Governor signs legislation sponsored by Overbey to prevent potentially catastrophic impact of budget cuts to Tennessee hospitals

(NASHVILLE, TN), July 7, 2010 –  Governor Phil Bredesen recently signed legislation sponsored by State Senator Doug Overbey (R-Maryville) to  prevent potentially catastrophic cuts to Tennessee hospitals as a result of budget cuts proposed earlier this year in the state’s 2010-2011 budget.  

Hospitals asked the General Assembly to enact a coverage assessment in order to raise $230 million.  Money raised will be used to draw down federal funds available through a temporary Medicaid match program officially approved by the Centers for Medicare and Medicaid Services (CMS) on June 30.

“I am pleased the General Assembly passed this legislation and the governor has signed it  into law,” said Senator Overbey.  “Without this legislation, many of our hospitals, particularly those in rural areas, would have faced severe consequences and possibly closure.”

“The hospital coverage assessment will restore $659 million in proposed cuts to the TennCare program by allowing hospitals to temporarily “step into the state’s shoes” to fund a significant portion of the program,” said Craig A. Becker, president, Tennessee Hospital Association (THA).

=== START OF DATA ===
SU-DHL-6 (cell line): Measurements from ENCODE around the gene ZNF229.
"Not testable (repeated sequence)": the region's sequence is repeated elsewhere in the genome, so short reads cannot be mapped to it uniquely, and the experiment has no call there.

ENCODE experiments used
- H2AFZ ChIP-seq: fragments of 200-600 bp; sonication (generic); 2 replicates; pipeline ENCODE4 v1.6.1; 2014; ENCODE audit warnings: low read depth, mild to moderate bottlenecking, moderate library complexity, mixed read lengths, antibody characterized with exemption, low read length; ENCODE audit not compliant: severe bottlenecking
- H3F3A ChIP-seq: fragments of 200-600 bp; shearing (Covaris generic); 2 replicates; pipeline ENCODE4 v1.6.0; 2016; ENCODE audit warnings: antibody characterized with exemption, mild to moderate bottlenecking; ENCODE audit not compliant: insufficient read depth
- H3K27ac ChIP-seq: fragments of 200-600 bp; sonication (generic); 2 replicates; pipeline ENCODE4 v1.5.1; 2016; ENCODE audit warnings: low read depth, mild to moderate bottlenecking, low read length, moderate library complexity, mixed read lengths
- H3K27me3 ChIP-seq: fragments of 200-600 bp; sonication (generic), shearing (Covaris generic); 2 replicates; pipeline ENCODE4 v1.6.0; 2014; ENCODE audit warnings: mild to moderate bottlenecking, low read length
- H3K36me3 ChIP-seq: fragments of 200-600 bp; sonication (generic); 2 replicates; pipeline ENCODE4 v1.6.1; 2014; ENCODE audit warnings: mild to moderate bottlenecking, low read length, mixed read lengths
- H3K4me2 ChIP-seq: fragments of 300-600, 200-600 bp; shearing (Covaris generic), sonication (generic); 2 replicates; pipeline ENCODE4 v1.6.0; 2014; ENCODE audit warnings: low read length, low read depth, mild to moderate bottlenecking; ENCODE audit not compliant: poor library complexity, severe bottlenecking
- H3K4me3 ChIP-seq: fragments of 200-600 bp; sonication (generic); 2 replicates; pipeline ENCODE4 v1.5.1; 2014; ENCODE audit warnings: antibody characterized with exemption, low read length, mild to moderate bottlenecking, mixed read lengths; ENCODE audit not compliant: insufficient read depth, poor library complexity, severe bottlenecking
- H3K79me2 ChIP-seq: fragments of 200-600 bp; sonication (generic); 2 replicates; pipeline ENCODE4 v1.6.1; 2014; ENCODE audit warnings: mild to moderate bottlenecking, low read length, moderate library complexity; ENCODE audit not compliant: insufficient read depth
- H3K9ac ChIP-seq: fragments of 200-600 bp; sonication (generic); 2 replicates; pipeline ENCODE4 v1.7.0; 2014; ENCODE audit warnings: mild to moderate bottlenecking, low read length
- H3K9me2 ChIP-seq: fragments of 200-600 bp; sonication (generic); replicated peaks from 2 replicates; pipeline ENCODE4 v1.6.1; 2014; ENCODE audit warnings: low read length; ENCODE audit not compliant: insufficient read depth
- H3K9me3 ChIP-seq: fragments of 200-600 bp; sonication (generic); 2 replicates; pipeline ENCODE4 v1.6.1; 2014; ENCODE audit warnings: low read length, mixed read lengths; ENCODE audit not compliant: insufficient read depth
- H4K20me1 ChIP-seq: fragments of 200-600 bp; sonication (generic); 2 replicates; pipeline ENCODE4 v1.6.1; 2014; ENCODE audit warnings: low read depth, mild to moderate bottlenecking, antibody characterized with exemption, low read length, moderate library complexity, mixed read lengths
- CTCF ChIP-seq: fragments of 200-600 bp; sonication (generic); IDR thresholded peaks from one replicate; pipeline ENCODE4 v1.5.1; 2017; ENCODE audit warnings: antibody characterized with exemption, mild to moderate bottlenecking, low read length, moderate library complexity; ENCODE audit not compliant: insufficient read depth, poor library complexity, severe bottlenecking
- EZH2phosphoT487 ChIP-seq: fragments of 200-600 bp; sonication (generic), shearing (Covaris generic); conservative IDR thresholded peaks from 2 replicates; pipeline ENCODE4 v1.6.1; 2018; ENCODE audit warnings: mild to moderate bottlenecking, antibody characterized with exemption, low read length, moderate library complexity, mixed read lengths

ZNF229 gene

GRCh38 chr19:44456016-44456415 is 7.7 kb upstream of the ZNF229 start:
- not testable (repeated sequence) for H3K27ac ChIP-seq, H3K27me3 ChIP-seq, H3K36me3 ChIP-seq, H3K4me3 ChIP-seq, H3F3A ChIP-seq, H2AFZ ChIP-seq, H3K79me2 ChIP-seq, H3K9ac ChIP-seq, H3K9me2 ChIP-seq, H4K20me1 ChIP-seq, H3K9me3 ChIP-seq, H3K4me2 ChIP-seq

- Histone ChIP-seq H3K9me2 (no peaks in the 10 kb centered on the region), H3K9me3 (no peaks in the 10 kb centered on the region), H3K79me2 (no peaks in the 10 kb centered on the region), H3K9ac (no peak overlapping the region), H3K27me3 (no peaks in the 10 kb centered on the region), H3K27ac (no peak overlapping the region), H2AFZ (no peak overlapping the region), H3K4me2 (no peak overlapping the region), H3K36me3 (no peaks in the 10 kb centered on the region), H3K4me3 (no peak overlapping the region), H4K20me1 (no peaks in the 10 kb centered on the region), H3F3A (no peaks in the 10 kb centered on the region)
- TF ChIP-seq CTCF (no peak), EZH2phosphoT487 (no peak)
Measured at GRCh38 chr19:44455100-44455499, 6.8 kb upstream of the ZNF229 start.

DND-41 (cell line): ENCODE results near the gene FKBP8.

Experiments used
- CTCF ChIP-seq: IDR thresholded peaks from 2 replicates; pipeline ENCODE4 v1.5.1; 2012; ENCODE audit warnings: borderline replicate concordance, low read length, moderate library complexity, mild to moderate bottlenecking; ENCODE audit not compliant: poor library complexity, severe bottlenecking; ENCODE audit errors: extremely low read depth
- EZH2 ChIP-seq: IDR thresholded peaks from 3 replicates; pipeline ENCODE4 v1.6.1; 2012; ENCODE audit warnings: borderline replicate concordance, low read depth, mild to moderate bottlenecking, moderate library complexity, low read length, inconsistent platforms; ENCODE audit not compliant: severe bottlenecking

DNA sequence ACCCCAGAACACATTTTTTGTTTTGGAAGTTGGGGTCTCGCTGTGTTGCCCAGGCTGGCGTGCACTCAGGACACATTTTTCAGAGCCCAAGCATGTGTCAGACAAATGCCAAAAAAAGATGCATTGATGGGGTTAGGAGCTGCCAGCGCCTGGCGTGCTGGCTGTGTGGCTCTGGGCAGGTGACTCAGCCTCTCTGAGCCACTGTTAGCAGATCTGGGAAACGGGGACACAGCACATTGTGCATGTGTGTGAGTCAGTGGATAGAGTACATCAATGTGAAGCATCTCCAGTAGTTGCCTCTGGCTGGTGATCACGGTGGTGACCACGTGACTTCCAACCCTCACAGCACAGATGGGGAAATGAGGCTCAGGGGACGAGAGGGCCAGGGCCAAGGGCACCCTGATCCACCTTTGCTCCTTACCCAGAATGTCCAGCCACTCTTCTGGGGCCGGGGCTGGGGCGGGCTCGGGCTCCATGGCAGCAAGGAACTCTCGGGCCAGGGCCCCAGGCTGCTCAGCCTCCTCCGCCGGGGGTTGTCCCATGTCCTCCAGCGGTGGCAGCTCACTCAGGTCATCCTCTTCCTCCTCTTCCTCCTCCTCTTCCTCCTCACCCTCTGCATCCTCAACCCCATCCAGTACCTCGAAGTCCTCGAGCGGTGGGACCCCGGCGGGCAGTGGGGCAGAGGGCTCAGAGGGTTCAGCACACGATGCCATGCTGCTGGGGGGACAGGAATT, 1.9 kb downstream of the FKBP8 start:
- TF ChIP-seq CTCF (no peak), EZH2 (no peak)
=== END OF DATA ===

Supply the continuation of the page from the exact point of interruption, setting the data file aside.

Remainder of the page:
“We appreciate the strong leadership of Senator Doug Overbey and his sponsorship of the bill in the Senate,” Becker continued. “We also would like to thank House sponsor Joe Armstrong for his unwavering support and all the other legislators who signed on to the bill and voted for it.”

Language in the legislation, Senate Bill 3528, ensures that any assessment imposed by this legislation would not be passed along to patients.  The assessment is based on 3.52 percent of a hospital’s net patient revenue according to its 2008 Medicare cost report.  Local government hospitals, critical access hospitals, freestanding rehabilitation hospitals, long-term acute care hospitals and pediatric research hospitals are not included in the assessment, as well as state mental health institutes.

 “As with all TennCare providers, the Tennessee Association of Mental Health Organizations’ (TAMHO) membership recognizes that the most important legislation passed this year was Senate Bill 3528,” said Charles Blackburn, Executive Director of TAMHO in a letter to Overbey. 

Twenty-six other states have a similar assessment plan to provide funding for their Medicaid programs and twelve additional states are currently considering such a plan. 

A few examples of the cuts that would be restored include those to critical access hospitals, the Graduate Medical Education program, a $10,000 cap on inpatient and the 8-visit limit imposed on outpatient services, therapies, and office visits.  Money raised by the fee will provide funds for the medically needy program and payments to reimburse hospitals for a portion of their uncompensated TennCare. 

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